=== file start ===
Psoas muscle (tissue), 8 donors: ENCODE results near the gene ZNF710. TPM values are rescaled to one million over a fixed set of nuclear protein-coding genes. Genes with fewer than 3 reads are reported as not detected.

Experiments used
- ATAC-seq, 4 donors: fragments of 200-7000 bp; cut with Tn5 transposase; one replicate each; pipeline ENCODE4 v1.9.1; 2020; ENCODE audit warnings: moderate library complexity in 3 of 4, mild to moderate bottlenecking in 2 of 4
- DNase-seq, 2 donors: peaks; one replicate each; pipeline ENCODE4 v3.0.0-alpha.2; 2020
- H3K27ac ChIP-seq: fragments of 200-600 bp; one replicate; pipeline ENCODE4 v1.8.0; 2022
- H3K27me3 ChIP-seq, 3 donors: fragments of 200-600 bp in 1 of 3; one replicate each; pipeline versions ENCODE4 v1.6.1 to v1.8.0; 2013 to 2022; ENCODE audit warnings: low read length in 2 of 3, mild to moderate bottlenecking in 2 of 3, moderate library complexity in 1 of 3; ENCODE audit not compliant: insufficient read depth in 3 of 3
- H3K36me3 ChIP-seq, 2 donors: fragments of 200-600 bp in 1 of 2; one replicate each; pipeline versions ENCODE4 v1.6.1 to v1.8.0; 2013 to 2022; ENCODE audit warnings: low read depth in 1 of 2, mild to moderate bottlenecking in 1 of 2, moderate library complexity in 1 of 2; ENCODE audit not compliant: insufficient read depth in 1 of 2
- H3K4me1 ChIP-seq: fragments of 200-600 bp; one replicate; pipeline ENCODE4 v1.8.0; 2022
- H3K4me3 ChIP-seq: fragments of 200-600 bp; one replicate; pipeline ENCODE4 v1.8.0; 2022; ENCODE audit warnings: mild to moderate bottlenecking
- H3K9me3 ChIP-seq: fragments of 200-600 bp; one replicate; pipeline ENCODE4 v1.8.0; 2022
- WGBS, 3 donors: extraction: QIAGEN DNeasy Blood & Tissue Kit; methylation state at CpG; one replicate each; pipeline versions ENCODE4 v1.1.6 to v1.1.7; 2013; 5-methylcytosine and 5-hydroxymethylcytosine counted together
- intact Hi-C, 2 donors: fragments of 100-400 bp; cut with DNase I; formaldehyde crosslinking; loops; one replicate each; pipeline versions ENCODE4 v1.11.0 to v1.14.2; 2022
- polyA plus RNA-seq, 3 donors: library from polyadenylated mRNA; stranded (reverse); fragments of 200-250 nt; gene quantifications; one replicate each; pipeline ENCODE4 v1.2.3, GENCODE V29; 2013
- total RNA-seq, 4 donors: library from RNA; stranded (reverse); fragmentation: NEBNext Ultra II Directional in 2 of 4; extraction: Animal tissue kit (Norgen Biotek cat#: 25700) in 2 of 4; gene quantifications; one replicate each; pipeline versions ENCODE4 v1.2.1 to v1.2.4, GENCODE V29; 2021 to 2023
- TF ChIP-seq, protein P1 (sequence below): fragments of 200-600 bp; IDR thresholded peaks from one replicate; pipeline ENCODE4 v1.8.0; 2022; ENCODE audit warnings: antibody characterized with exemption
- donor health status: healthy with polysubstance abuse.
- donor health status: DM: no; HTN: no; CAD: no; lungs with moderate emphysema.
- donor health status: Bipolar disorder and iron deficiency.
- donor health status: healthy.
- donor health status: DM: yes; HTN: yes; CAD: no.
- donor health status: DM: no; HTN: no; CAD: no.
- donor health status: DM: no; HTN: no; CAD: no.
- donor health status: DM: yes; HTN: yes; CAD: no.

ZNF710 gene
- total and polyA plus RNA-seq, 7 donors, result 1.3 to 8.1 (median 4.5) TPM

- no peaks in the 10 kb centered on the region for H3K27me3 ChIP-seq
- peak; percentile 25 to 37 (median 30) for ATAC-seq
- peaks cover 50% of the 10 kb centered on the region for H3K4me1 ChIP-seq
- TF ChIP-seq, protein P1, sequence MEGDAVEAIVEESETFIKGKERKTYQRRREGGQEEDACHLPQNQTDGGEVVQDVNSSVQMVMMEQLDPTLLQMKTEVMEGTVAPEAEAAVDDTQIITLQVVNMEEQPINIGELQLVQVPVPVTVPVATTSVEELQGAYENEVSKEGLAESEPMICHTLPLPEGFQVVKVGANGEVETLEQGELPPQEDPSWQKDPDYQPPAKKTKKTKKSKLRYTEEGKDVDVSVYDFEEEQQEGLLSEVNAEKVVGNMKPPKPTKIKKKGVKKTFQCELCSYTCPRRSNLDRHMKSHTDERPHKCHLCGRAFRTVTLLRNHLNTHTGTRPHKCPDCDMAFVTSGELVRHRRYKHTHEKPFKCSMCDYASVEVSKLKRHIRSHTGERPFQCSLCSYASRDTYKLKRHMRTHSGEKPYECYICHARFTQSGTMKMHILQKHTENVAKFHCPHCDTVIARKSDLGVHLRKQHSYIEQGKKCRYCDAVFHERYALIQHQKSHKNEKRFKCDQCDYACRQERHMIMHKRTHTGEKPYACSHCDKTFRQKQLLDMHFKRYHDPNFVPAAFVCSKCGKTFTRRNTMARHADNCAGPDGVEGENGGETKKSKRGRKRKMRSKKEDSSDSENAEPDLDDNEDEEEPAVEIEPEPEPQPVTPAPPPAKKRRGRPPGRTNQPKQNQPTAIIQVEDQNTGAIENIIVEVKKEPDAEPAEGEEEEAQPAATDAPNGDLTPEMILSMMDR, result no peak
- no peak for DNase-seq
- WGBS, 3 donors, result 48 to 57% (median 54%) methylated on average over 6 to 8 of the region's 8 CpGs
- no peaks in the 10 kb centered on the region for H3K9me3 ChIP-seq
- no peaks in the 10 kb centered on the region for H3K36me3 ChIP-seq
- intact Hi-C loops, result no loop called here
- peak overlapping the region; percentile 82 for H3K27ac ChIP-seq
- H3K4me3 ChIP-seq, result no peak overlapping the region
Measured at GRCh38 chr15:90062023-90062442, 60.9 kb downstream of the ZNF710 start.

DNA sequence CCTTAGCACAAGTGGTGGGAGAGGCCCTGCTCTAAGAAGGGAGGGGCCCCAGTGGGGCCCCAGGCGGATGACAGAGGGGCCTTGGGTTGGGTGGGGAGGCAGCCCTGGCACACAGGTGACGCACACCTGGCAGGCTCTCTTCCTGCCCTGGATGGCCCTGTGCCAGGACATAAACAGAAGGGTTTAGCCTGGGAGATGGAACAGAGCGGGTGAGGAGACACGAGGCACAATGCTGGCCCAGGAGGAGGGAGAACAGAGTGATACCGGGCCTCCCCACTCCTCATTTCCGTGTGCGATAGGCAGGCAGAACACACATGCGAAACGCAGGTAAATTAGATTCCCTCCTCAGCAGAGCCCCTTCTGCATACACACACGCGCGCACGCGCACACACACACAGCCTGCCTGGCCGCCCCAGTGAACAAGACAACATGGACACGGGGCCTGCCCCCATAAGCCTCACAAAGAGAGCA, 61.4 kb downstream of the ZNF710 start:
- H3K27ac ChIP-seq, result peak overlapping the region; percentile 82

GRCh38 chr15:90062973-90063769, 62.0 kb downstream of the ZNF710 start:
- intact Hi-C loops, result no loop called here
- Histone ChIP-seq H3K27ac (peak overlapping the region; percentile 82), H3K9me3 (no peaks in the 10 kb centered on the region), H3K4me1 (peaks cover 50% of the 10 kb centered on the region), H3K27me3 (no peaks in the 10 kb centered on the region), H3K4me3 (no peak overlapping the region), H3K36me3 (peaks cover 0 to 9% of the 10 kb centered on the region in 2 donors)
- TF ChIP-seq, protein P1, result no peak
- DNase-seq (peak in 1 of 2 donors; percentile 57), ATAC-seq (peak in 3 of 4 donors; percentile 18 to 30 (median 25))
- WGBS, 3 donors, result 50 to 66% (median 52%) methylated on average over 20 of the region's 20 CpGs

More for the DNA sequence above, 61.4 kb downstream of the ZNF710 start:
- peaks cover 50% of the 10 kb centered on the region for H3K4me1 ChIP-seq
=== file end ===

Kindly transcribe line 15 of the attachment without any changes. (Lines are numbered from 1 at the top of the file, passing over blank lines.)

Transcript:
- TF ChIP-seq, protein P1 (sequence below): fragments of 200-600 bp; IDR thresholded peaks from one replicate; pipeline ENCODE4 v1.8.0; 2022; ENCODE audit warnings: antibody characterized with exemption